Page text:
Washington D.C. [USA], Dec. 18 : Sauna bathing for four to seven times a week can reduce the risk of dementia in men, reveals a study.
The findings were published in the Age and Ageing journal. The risk of any form of dementia was 66 percent lower in men taking frequent sauna and the risk of Alzheimer's disease 65 percent lower than among those taking a sauna just once a week.
"Sauna bathing may protect both the heart and memory to some extent via similar, still poorly known mechanisms.
However, it is known that cardiovascular health affects the brain as well," said lead study author Jari Laukkanen from University of Eastern Finland.
"The sense of well-being and relaxation experienced during sauna bathing may also play a role," Laukkanen added.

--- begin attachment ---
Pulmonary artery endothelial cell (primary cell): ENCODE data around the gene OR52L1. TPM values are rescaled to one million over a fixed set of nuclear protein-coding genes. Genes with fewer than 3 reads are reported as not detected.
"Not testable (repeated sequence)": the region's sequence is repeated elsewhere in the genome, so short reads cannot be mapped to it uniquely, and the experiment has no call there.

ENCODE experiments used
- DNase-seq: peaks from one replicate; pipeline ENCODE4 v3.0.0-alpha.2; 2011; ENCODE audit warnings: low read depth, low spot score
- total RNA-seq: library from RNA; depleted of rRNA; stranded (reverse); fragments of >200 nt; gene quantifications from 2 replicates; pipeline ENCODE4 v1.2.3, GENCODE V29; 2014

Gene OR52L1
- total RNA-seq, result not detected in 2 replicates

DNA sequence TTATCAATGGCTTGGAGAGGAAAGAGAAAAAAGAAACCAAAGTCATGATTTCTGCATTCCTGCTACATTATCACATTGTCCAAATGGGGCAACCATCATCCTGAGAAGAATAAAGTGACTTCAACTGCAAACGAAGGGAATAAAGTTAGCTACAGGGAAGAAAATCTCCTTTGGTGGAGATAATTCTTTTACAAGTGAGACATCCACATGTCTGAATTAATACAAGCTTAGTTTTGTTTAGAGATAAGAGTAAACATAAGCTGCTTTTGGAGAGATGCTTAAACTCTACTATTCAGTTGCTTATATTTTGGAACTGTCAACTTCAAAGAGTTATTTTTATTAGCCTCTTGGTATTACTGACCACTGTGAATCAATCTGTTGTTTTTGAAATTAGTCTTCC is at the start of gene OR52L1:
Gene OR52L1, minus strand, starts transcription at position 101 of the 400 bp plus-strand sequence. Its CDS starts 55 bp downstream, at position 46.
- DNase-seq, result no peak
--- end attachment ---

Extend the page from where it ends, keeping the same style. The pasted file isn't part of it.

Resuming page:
The association between sauna bathing and dementia risk has not been previously investigated. The effects of sauna bathing on the risk of Alzheimer's disease and other forms of dementia were studied in the Kuopio Ischaemic Heart Disease Risk Factor Study (KIHD).
The study involved more than 2,000 middle-aged men living in the eastern part of Finland. Based on their sauna-bathing habits, the study participants were divided into three groups - those taking a sauna once a week, those taking a sauna two to three times a week, and those taking a sauna four to seven times a week.
Based on a 20-year follow-up, the findings indicated the more frequently saunas were taken, the lower was the risk of dementia.
Previous results from the KIHD study have shown that frequent sauna bathing also significantly reduces the risk of sudden cardiac death, the risk of death due to coronary artery disease and other cardiac events, as well as overall mortality.